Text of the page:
Hong Kong Film Awards board to vote on changing system that allowed Ten Years to win
UPDATED: Industry association director has proposed stripping professional adjudicators – filmmakers, actors and critics – of their majority vote on awards, amid dispute over dystopian movie’s win and whether it should have been eligible
A proposal to change the system for picking Hong Kong Film Awards winners will be put to a vote on July 19, amid calls for reform after independent film Ten Years scooped the best picture award at the 35th Hong Kong Film awards in April.
Made on a modest budget of HK$500,000, the politically sensitive film takes a dystopian view of Hong Kong in 2025 under Beijing’s rule. Ten Years’ nomination was announced in late January, a week after an editorial in the Chinese newspaper Global Times called the film absurd and overly pessimistic. Chinese media then pulled out of broadcasting the awards ceremony despite a prior contractual arrangement. The film’s surprising win sparked fierce debate in the movie industry.
Under the current system, the winner in each category is chosen in two rounds of voting. In the second round, a group of 55 “professional adjudicators” made up of filmmakers, actors and seasoned film critics account for 55 per cent of the total votes, while the remaining 45 per cent of the votes are cast by hundreds of executive committee members from 13 film groups, including the Film Directors’ Guild and the Society of Cinematographers.
At a meeting of the board of directors of the Film Awards Association last month, Crucindo Hung Cho-sing, who represents the Hong Kong Motion Picture Industry Association and the Hong Kong Chamber of Films, proposed to strip the votes from the 55 professional jurors.
“The jurors can control the outcome if they all vote for the same [film or person]. The opinion of the about 1,000 voting members would not matter, as they only account for 45 per cent of the votes,” Hung tells the Post. “That is very unfair.”
Asked to clarify, Hung explained that Ten Years should not have qualified for the film awards in the first place, as it is not a feature-length film but an omnibus of five short films. The rules on the Film Awards website stipulate that a film has to be “60 minutes or more in duration” to be eligible for participation; it is not specified whether a film comprising multiple segments is eligible.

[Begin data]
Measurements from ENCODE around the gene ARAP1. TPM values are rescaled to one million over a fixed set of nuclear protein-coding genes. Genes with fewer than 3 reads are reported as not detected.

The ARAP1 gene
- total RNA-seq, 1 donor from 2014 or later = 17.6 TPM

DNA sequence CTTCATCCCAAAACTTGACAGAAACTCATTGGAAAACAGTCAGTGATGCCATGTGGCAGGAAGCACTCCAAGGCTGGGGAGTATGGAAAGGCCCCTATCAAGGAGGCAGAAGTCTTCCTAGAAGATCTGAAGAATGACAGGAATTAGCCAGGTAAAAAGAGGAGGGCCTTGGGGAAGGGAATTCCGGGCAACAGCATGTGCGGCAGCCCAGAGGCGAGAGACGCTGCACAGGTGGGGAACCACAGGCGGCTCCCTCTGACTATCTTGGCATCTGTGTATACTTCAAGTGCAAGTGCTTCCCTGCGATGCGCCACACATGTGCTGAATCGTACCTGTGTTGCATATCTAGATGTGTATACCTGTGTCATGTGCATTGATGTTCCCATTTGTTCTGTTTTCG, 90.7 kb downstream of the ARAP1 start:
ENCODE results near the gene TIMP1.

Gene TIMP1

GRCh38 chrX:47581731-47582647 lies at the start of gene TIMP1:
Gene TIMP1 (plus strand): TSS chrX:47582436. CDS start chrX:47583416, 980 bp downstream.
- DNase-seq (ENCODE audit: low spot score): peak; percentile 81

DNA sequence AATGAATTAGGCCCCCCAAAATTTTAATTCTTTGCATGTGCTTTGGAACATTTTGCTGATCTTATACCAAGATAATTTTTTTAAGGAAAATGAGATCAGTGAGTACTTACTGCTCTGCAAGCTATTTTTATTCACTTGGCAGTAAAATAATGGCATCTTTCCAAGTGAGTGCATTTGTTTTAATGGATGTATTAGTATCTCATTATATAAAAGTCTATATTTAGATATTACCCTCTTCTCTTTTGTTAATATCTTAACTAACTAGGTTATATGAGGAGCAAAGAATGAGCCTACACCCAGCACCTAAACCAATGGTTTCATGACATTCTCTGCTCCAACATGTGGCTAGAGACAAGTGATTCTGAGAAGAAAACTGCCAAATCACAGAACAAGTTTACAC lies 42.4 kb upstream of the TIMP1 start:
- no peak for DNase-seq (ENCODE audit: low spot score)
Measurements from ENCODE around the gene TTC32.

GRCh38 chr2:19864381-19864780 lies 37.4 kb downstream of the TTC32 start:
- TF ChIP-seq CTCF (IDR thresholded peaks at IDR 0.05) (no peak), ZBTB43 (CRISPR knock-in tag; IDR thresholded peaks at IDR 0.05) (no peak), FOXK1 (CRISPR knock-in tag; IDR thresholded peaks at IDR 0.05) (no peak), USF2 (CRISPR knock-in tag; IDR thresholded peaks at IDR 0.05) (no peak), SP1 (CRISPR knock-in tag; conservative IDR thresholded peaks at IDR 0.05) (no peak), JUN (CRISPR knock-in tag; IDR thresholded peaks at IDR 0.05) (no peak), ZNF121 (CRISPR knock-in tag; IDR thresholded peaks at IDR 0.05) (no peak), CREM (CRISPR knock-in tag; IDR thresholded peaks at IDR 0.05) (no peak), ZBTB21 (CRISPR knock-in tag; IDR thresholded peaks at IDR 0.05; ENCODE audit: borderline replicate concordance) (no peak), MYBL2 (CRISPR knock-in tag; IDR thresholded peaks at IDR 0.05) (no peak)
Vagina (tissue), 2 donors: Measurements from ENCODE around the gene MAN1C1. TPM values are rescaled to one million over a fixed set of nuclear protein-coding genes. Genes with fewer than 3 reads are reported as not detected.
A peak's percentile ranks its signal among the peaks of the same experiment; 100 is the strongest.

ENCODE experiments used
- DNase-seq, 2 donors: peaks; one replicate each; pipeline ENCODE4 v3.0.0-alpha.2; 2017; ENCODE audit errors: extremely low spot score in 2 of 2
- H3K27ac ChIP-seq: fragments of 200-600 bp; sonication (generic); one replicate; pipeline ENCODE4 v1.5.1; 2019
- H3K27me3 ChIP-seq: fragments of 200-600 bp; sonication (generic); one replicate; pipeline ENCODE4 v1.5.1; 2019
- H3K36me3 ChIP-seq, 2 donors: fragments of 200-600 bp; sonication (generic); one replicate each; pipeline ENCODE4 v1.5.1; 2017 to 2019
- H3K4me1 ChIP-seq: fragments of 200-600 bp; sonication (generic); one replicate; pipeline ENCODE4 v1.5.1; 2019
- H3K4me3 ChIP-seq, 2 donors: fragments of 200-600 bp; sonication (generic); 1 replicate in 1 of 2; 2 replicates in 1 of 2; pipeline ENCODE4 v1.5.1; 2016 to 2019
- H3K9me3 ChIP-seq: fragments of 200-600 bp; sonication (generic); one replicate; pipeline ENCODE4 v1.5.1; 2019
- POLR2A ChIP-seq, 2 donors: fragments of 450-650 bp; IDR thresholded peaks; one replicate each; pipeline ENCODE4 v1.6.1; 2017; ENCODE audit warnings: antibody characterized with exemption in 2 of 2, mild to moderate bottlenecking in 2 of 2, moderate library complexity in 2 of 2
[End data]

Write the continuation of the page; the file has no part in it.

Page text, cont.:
Filmmaker and critic Freddie Wong Kwok-siu opposes the proposal, calling it ridiculous. “They just want to better manipulate the outcome to prevent politically sensitive films from winning,” says Wong. Even the Academy of Motion Picture Arts and Sciences, which awards the Oscars, is becoming more diverse and inclusive – so why is Hong Kong moving backwards, he asks.
Filmmaker Shu Kei, chairman of the school of film and television at the Hong Kong Academy for Performing Arts, and committee member of the recently formed political party Demosisto, argues that Hung does not understand how the voting mechanism works and is simply hoping to better manipulate the results.
“No matter the judging mechanism, the larger the [number of voters] the more representative it is,” says Shu, who points out that if the jurors’ vote is scrapped, the decision-making process would be dominated by production companies and would not be fairer than the current system.
“Each year there is dispute about the results. But just because you don’t like the winner, it doesn’t mean the system is not fair ... The system was formed after 35 years of evolution and approved by the movie industry,” Shu adds.
Besides Ten Years’ best picture win, the 2016 Hong Kong Film Awards were dominated by writer-director Philip Yung Tsz-kwong’s Port of Call , which scooped seven awards, including a sweep of all five acting categories. The artful true-crime drama’s performance has not been cited as a factor behind the purported change to the voting system.
This is not the first time that Hung has stirred up controversy. Back in 2013, he warned that the looming Occupy Central movement would affect the local movie industry and deter Chinese investors. During the protest, the Motion Picture Industry Association and Hong Kong Chamber of Films took out a full-page newspaper advertisement to express their support for the Hong Kong police force.